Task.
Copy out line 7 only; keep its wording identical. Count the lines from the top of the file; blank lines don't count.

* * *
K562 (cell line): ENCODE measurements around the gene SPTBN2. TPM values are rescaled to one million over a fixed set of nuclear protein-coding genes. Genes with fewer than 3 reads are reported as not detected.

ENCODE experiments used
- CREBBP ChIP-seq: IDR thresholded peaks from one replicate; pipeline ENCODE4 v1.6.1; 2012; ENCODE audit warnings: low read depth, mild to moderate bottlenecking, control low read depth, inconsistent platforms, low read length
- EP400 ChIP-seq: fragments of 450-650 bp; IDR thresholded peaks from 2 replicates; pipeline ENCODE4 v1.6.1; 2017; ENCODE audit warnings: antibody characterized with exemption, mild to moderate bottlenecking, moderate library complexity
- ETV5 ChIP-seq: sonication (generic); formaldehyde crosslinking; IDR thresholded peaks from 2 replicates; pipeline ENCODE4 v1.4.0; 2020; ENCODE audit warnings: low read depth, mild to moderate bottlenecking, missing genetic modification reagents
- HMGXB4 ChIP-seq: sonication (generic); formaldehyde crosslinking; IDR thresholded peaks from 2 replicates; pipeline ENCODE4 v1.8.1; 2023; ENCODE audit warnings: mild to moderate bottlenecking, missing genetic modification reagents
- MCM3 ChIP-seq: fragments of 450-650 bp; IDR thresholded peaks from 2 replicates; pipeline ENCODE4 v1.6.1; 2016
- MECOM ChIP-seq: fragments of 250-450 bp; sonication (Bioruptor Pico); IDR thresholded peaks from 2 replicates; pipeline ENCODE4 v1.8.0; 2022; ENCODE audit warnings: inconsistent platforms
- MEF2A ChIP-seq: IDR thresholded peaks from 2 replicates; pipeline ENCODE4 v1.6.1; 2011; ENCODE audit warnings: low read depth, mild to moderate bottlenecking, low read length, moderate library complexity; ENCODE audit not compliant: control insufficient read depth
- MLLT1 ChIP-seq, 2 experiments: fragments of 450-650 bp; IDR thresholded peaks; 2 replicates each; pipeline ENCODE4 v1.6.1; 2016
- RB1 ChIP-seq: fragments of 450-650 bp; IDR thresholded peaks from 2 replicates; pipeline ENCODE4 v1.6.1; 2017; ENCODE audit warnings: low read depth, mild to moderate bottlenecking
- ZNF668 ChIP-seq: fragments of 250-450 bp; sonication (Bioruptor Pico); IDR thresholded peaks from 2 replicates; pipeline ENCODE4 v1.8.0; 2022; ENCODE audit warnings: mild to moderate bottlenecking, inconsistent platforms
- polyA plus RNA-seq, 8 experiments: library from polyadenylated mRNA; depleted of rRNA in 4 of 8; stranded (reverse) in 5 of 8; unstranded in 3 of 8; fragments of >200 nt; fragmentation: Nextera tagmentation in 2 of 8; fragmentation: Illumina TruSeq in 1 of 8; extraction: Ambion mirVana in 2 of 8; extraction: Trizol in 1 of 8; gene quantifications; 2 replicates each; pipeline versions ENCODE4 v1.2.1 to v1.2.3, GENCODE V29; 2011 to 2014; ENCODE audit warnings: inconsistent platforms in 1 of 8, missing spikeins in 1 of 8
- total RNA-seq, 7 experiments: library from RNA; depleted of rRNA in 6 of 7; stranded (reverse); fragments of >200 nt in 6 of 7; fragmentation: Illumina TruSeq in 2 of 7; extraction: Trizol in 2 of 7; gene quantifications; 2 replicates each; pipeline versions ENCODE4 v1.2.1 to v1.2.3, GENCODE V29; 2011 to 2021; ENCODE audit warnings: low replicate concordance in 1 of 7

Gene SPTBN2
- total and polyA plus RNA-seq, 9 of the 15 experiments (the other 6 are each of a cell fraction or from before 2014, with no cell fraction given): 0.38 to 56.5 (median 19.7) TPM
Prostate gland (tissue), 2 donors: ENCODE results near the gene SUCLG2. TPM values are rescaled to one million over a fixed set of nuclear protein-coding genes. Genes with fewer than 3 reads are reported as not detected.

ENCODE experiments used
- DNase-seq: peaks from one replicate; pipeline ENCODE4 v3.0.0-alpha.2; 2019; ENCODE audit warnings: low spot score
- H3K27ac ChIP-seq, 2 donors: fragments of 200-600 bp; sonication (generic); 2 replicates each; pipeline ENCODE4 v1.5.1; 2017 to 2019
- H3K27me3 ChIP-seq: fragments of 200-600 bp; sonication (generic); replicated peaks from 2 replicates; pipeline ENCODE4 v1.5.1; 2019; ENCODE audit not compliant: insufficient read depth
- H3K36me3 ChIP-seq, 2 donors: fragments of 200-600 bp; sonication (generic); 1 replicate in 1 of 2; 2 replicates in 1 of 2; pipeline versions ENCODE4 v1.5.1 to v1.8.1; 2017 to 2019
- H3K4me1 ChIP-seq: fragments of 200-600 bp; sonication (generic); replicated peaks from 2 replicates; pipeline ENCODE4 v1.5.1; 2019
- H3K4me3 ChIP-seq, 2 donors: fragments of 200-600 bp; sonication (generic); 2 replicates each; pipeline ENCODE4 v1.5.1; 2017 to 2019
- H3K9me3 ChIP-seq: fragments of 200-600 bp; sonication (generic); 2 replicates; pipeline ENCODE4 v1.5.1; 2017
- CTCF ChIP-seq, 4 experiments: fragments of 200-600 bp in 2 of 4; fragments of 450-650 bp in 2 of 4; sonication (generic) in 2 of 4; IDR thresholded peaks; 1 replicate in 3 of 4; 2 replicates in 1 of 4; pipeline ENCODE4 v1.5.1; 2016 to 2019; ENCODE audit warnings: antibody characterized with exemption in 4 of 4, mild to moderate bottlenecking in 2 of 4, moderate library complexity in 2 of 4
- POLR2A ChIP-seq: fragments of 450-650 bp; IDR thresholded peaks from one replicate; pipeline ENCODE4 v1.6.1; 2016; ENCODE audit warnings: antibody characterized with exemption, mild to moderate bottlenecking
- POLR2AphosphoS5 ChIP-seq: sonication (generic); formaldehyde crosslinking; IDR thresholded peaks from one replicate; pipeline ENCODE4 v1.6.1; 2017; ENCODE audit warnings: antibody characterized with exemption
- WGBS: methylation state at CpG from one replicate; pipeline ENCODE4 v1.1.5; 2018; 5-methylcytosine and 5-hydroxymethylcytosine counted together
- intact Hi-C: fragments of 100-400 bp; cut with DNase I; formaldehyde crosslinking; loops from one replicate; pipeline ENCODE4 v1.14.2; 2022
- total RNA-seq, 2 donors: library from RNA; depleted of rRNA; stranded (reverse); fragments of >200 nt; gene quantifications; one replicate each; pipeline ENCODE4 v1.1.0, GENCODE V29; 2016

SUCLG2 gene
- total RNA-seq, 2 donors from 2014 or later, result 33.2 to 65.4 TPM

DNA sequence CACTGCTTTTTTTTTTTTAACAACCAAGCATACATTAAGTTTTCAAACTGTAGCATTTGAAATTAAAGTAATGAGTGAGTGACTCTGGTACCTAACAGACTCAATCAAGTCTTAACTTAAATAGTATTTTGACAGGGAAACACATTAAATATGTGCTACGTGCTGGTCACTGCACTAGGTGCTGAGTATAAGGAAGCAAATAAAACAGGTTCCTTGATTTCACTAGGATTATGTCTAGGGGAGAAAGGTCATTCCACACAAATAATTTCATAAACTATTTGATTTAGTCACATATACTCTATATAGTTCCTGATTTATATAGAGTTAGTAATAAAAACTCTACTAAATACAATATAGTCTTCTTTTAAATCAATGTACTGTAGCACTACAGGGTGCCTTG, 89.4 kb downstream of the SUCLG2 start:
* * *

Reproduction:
- MCM3 ChIP-seq: fragments of 450-650 bp; IDR thresholded peaks from 2 replicates; pipeline ENCODE4 v1.6.1; 2016